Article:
Google Inc. (GOOG) Digital Library Case May Finally Go to Trial

Google Inc. (NASDAQ:GOOG) has been working on a project to build what it is calling the world’s largest digital library of books, but a group of authors have taken exception to the project, claiming copyright infringement of its works. Now, after seven years of legal wrangling, a judge has finally cleared the way for the case to go to trial.

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One of the final steps toward a trial was concluded this week, as U.S. Circuit Jude Denny Chin refused a motion from Google Inc. (NASDAQ:GOOG) to delay the trial until after the 2nd U.S. Circuit Court of Appeals ruled on Chin’s original order in May, which granted class-certification status for the group of authors. He ruled that a class-action lawsuit is “more efficient and effective” than having thousands of individual authors bring forth their own copyright claims. The judge’s order was filed Wednesday in Manhattan.

Google Inc. (NASDAQ:GOOG) appealed for the delay in the case – which was first filed in 2005 – because it didn’t consider it fair to be arguing the case while the individuals authors decided whether to opt out of the class. Judge Chin found that ironic, “in light of Google’s fervent opposition to class certification,” he wrote in his order. “The merits would have to be reached at some point in any event, and there simply is no good reason to delay matters further.”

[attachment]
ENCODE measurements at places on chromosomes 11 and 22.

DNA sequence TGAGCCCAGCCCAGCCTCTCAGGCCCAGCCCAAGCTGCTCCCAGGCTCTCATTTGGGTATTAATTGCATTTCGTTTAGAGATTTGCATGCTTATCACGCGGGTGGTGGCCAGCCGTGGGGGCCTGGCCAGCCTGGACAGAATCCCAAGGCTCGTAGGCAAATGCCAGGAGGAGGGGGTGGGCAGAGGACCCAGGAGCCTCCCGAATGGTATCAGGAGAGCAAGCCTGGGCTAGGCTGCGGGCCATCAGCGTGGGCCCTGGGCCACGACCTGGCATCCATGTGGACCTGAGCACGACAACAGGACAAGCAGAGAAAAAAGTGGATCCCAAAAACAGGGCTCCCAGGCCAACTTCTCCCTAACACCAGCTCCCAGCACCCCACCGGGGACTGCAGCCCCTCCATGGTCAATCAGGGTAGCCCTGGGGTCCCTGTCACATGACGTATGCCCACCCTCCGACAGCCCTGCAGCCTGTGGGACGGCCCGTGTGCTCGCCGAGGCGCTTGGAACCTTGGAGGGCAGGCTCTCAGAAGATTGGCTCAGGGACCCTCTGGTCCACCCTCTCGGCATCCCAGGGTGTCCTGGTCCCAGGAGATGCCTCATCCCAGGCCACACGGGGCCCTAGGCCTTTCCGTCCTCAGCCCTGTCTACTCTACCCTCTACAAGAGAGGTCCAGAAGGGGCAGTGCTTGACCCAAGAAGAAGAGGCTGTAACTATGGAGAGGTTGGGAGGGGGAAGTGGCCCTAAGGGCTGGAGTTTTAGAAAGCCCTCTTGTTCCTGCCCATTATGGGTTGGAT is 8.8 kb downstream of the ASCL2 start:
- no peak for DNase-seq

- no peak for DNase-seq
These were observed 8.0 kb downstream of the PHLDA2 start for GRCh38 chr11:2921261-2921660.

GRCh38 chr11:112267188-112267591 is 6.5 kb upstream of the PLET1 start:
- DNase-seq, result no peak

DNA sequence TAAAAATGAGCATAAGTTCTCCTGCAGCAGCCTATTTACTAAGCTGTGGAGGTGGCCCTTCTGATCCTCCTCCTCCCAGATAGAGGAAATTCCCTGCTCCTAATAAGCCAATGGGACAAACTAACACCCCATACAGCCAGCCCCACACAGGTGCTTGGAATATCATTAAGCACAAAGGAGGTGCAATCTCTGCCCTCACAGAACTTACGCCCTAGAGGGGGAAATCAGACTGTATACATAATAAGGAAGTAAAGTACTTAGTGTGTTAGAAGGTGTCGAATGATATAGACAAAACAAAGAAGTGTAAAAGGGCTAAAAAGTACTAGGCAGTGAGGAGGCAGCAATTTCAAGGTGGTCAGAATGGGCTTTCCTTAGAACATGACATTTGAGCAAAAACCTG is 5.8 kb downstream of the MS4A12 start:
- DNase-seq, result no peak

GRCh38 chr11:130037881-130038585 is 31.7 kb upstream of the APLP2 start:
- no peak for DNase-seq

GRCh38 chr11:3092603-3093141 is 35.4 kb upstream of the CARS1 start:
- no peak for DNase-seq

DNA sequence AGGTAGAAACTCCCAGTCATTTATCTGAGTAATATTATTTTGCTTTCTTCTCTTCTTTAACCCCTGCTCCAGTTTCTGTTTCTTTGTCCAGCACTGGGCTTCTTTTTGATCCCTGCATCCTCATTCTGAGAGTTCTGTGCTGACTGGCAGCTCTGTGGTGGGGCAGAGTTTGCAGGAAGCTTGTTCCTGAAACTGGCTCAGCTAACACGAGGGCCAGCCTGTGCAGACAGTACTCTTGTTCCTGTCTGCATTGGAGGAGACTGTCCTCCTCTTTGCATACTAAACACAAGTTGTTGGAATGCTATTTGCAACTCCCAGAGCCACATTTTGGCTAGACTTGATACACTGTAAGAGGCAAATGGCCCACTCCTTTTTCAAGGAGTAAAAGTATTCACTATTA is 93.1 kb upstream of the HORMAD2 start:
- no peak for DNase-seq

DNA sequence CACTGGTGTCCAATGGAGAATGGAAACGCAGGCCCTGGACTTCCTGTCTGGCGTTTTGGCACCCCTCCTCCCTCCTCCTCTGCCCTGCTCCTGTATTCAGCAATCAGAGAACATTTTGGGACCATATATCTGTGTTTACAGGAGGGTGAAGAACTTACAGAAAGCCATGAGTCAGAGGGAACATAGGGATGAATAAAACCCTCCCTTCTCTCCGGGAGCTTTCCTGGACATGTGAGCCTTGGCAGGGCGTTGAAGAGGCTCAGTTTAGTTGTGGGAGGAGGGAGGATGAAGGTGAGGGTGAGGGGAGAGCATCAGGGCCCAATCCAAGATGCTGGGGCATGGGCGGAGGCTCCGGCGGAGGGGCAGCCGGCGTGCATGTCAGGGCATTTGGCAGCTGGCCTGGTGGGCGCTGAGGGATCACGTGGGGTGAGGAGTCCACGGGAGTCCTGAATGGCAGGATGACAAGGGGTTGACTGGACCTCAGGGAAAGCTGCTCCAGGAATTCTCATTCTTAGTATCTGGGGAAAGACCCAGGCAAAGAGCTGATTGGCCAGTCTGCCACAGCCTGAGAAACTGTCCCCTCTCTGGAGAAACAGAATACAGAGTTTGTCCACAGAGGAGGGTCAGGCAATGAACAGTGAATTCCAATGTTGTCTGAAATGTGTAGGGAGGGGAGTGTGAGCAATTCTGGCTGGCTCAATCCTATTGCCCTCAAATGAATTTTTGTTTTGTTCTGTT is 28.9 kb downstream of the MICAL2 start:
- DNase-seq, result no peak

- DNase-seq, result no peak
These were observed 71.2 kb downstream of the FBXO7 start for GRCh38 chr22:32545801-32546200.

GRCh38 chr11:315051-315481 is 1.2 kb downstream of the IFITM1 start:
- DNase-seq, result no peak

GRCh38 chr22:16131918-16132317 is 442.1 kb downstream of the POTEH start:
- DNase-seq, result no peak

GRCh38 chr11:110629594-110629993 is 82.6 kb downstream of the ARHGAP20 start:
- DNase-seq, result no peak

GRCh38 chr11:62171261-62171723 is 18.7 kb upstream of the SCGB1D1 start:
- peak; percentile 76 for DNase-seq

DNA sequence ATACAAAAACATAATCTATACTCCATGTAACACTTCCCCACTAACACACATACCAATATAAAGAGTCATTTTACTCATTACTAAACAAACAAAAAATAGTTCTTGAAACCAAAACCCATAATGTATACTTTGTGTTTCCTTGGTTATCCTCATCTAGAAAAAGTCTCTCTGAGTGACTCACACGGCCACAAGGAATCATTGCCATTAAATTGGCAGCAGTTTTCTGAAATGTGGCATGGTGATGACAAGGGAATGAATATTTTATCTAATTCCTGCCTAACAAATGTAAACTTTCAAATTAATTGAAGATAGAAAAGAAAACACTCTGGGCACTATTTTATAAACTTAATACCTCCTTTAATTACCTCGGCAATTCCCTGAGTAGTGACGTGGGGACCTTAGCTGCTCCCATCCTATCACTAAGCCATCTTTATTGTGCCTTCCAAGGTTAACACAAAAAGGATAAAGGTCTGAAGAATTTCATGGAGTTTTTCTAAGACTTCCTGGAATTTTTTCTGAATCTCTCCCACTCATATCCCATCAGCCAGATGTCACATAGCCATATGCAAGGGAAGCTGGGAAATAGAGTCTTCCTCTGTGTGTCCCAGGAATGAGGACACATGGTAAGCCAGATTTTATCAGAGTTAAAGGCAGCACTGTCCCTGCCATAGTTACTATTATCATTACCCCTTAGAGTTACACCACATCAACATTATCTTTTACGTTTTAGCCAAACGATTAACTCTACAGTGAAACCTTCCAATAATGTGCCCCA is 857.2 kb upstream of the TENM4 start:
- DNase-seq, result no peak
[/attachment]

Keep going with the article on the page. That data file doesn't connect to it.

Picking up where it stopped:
Chin said he will hear arguments in October regarding whether he should decide the issues in the case instead of having a jury trial.

The Authors Guild, which sought the class status, has argued that it was “impractical and expensive” for individual authors to file claims against Google Inc. (NASDAQ:GOOG), considering the company has already scanned about 20 million works into its library. The guild was requesting $750 in damages for each copyrighted book that was in the library.

Lawyers for Google Inc. (NASDAQ:GOOG), of course, claim the company is compliant with copyright law. All of these current and potential legal battles may not be compliant with investors in Google stock – especially hedge-fund managers like Julian Robertson of Tiger Management.